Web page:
Venezuelan leader accuses Guyana president of being “an agent provocateur”

July 10, 2015 in Regional
Guyana’s president David Granger (left) and Venezuela’s president Nicolás Maduro.

Guyana’s president David Granger (left) and Venezuela’s president Nicolás Maduro.

GEORGETOWN, Guyana, Friday July 10, 2015 – The war of words between Venezuela and Guyana is continuing, with the presidents of both countries accusing each other of violating law and each claiming innocence of that charge.

In the latest salvo, Venezuelan leader Nicolás Maduro accused Guyana’s president David Granger of being “an agent provocateur”, whose objective “is to divide the Caribbean”.

“I do not think he represents the Latin American and Caribbean conscience or the interest of the Guyanese people. He has come to ignore international law, the mechanism to resolve conflict through dialogue, and try to impose a position that totally ignores history, reality, and international law as a whole,” Maduro said in an interview yesterday with Venezuelan television news channel, TeleSUR.

The two leaders have been at odds since Maduro issued Decree 1.787 claiming territorial waters in the Essequibo region of the Atlantic Ocean that encompasses an area equivalent to about two-thirds of Guyanese territory, including an area where US oil giant ExxonMobil recently discovered oil.

Addressing Parliament yesterday, Granger denied any wrongdoing on Guyana’s part.

“We have never, as an independent state, provoked or used aggression against any other nation, we have never used our political clout to veto development projects in another country,” he said.

“Guyana has no interest or intention to be aggressive towards Venezuela, a country of 912,050 km2, more than four times the size of Guyana; a country with a population of more than 40 times that of Guyana; a country with armed forces, the National Bolivarian Armed Forces, with more than 20 times as many members as Guyana’s Defence Force.”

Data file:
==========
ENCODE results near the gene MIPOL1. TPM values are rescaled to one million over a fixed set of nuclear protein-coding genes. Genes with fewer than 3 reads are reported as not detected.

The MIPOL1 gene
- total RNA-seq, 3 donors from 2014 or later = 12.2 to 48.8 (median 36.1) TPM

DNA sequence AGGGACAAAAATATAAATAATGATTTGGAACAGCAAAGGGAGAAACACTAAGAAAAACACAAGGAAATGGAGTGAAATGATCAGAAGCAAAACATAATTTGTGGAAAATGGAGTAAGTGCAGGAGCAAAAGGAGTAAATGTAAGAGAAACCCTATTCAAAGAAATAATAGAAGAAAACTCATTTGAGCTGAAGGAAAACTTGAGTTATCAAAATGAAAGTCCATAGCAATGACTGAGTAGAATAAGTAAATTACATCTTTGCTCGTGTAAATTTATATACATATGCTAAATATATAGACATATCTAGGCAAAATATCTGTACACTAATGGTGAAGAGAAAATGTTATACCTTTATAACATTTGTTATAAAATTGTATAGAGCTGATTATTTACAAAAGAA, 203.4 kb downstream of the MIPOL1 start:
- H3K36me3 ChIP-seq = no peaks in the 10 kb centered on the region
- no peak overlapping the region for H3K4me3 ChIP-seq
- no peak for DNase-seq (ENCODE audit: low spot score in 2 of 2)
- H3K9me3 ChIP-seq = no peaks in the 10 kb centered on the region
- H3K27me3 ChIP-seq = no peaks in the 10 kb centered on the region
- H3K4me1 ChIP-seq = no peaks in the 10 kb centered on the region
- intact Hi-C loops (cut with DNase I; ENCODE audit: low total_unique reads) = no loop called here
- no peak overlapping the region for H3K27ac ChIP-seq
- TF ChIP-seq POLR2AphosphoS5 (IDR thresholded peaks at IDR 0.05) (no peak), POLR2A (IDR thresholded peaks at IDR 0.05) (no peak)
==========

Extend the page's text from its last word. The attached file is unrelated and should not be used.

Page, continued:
Although reiterating that diplomacy would remain Guyana’s first option as it stands resolute against all forms of aggression, Granger insisted that his country had never discouraged investors willing to invest in another country, never stymied development of another nation state and, as such, “does not expect and will we condone, any country attempting to do the same to us”.

“We will not allow our territorial integrity to be threatened or violated, we consider Decree 1.787 as constituting an act of aggression against Guyana,” he added.

He pointed out that both CARICOM and Commonwealth have thrown their support behind Guyana.

And he said he expects the Venezuelan Government to observe, fully, the 1897 Treaty, the 1899 Arbitral Award, the 1905 demarcation of the boundary between Guyana and Venezuela pursuant to the Arbitral Award, the 1966 Agreement and other formally ratified documents between the two states.

“Our objective in the short term is to have all threats withdrawn; we shall be seeking a permanent juridical solution under the auspices of the Geneva Agreement and under international law, in the long term,” the Guyana president said.

In addition to issuing the decree, President Maduro this week announced the recall of Venezuela’s Ambassador to Guyana and a reduction in the staff at the Venezuelan embassy in Georgetown.